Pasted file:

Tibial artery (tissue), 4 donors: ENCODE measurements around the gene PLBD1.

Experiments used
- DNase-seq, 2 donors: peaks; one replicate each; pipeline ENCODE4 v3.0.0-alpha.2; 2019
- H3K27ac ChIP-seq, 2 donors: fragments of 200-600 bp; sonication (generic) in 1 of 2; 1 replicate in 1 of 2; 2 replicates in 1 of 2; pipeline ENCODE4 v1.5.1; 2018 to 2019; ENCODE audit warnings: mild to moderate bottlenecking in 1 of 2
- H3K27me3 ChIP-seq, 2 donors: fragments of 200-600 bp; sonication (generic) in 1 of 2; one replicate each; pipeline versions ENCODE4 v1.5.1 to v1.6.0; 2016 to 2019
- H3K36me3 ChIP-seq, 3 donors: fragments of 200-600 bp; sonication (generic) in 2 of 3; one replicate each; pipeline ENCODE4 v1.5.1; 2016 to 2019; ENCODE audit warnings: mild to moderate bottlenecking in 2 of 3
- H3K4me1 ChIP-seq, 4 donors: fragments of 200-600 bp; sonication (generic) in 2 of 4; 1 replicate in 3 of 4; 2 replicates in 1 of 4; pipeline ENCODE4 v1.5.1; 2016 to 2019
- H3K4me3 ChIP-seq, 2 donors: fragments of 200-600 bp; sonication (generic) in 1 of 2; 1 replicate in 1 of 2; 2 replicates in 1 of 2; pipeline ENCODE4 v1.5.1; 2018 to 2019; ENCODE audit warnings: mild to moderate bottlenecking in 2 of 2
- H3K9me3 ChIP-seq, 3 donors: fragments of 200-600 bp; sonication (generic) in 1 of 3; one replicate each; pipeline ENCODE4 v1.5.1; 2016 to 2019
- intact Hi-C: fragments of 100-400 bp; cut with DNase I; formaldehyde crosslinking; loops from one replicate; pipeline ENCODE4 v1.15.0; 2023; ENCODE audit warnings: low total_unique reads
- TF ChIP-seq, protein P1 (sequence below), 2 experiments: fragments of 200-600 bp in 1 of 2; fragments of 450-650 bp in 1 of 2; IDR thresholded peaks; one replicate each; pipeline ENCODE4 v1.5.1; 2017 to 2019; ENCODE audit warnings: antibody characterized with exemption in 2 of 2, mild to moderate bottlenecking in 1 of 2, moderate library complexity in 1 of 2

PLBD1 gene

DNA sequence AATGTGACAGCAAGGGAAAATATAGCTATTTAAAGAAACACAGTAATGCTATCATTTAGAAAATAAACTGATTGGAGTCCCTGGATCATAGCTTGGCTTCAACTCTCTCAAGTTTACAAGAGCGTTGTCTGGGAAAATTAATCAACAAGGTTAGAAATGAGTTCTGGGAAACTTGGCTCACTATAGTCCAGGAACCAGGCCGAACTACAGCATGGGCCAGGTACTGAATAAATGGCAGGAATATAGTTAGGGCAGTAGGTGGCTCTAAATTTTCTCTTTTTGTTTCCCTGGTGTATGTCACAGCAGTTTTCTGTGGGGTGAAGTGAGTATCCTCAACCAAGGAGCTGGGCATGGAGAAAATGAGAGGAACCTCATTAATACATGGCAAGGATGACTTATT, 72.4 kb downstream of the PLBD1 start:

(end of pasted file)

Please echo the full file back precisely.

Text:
Tibial artery (tissue), 4 donors: ENCODE measurements around the gene PLBD1.

Experiments used
- DNase-seq, 2 donors: peaks; one replicate each; pipeline ENCODE4 v3.0.0-alpha.2; 2019
- H3K27ac ChIP-seq, 2 donors: fragments of 200-600 bp; sonication (generic) in 1 of 2; 1 replicate in 1 of 2; 2 replicates in 1 of 2; pipeline ENCODE4 v1.5.1; 2018 to 2019; ENCODE audit warnings: mild to moderate bottlenecking in 1 of 2
- H3K27me3 ChIP-seq, 2 donors: fragments of 200-600 bp; sonication (generic) in 1 of 2; one replicate each; pipeline versions ENCODE4 v1.5.1 to v1.6.0; 2016 to 2019
- H3K36me3 ChIP-seq, 3 donors: fragments of 200-600 bp; sonication (generic) in 2 of 3; one replicate each; pipeline ENCODE4 v1.5.1; 2016 to 2019; ENCODE audit warnings: mild to moderate bottlenecking in 2 of 3
- H3K4me1 ChIP-seq, 4 donors: fragments of 200-600 bp; sonication (generic) in 2 of 4; 1 replicate in 3 of 4; 2 replicates in 1 of 4; pipeline ENCODE4 v1.5.1; 2016 to 2019
- H3K4me3 ChIP-seq, 2 donors: fragments of 200-600 bp; sonication (generic) in 1 of 2; 1 replicate in 1 of 2; 2 replicates in 1 of 2; pipeline ENCODE4 v1.5.1; 2018 to 2019; ENCODE audit warnings: mild to moderate bottlenecking in 2 of 2
- H3K9me3 ChIP-seq, 3 donors: fragments of 200-600 bp; sonication (generic) in 1 of 3; one replicate each; pipeline ENCODE4 v1.5.1; 2016 to 2019
- intact Hi-C: fragments of 100-400 bp; cut with DNase I; formaldehyde crosslinking; loops from one replicate; pipeline ENCODE4 v1.15.0; 2023; ENCODE audit warnings: low total_unique reads
- TF ChIP-seq, protein P1 (sequence below), 2 experiments: fragments of 200-600 bp in 1 of 2; fragments of 450-650 bp in 1 of 2; IDR thresholded peaks; one replicate each; pipeline ENCODE4 v1.5.1; 2017 to 2019; ENCODE audit warnings: antibody characterized with exemption in 2 of 2, mild to moderate bottlenecking in 1 of 2, moderate library complexity in 1 of 2

PLBD1 gene

DNA sequence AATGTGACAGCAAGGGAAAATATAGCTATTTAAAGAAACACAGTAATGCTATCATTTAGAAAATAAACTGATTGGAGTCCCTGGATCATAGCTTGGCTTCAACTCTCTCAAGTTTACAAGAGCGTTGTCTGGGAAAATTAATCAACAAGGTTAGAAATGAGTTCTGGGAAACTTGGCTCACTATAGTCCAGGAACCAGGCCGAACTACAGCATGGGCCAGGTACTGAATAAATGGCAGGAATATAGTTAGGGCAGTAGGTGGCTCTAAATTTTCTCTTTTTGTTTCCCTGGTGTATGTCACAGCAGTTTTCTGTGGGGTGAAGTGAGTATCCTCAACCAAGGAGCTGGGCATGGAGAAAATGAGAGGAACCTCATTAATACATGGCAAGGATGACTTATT, 72.4 kb downstream of the PLBD1 start: